Thursday, July 7, 2016

Classic Avoidance Procedures

All school year I work with incredibly bright, caring, and respectful 6th graders. They are truly the cream of the crop. By mid-October, we have a true understanding of each other. I understand not to give them homework over the weekend because it simply won't get done, and they understand not to talk to me each morning until I finish my cup of coffee. I understand that I need to repeat directions half a dozen times in order to have hopes that the assignment will be done correctly, and they understand not to show me their wiggly, loose teeth or any signs of blood. I understand that all learning from 5th grade vanishes from their heads over the summer and we're basically starting from scratch, and they understand that I need to be holding my stress ball when they tell me they didn't complete the homework because of a baseball game the night before. This mutual understanding takes hard work and patience, but it's certainly worth it to have a successful school year. As a result, I enjoy my job and look forward to waking up each school day and seeing these youngsters' eager faces.

The same is not true of random children I see on the street. No, I don't look forward to seeing a baby in a stroller that is taking up 2/3 of the sidewalk. I don't enjoy reading in a park that is infested with 8 year olds playing within inches of my body. Nothing can be worse than hearing a strange child whine at their parent...and then hear the parent give in to the child's demands. Living on the seacoast, a prime touristy spot in the summer, I am surrounded by the younger generation on a daily basis. I've seen fingers shoved so far up a nose that you'd think surgery would be required to dislodge the digits. I've seen toddlers playing on iphones at a nice restaurant, while the parents sit across from each other, depressed, speechless, and distracted. I've heard children crying because they didn't want to go in the water, then crying because the water was too cold, then crying when it was time to come out of the water. It's July, and by now I've surpassed my limit on time I can spend with people under 18.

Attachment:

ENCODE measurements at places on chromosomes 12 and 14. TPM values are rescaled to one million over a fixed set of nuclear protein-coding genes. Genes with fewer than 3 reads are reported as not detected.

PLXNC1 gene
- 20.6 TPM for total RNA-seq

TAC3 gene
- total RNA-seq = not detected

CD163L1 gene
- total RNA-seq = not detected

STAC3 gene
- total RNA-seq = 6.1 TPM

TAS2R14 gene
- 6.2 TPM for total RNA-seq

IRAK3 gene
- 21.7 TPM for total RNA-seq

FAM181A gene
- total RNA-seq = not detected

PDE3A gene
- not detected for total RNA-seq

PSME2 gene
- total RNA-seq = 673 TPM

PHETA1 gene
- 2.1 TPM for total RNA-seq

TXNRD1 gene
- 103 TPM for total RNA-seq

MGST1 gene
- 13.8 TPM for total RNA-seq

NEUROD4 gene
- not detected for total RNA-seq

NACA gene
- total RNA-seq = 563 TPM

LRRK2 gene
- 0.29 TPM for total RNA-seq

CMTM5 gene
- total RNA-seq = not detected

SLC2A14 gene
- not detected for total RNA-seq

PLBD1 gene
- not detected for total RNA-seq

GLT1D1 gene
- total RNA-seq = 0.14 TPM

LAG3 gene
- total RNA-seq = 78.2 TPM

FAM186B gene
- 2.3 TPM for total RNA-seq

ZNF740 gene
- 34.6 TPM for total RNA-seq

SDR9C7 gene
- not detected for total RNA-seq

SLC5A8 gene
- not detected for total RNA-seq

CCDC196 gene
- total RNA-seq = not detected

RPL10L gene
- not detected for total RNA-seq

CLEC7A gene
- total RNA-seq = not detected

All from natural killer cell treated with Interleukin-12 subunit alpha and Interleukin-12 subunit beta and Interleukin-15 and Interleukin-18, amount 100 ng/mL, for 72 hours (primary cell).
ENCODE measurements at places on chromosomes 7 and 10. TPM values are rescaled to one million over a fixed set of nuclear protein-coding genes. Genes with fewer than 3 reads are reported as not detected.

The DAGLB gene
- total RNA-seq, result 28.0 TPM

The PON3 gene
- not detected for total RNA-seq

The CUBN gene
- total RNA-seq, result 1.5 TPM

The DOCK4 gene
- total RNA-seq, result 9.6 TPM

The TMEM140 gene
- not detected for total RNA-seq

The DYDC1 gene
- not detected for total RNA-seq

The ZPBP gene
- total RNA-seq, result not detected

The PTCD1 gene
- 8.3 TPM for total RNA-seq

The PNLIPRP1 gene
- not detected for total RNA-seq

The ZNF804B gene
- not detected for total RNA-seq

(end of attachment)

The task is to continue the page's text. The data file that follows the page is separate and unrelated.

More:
Because of this bombardment of young people, and worse--their parents, I've developed several strategies to cope over the summer months. First, when I enter a restaurant, I now directly tell the host or hostess that I cannot sit near a family. If I am placed near a family anyway, I look slowly at the family, make eye contact with the children, then look back at the host and ask for a new table. If I am sitting in a park and a family approaches, opens their blanket, and settles near me, I sigh deeply, roll my eyes, and move 20 feet to the left. If I need to take public transportation and I enter a subway filled with school aged kids headed downtown for the afternoon, I silently turn around and get right off the train. I would rather wait 20 minutes for the next subway than take one filled with teenagers singing, "I Took a Pill in Ibiza" off-pitch for the entire 15 minute ride. These precautions are necessary. I am storing up my patience, gathering more each day and saving it for September. At that time, I'll need to smile and say, "Sure you can go back to your locker in the middle of class," and "I would love to attend another meeting about this," or "We took notes on this yesterday, remember?" Until then, I'll bide my time in a child-free zone, blocking out all sounds of high-pitched voices trying to infiltrate my peace.

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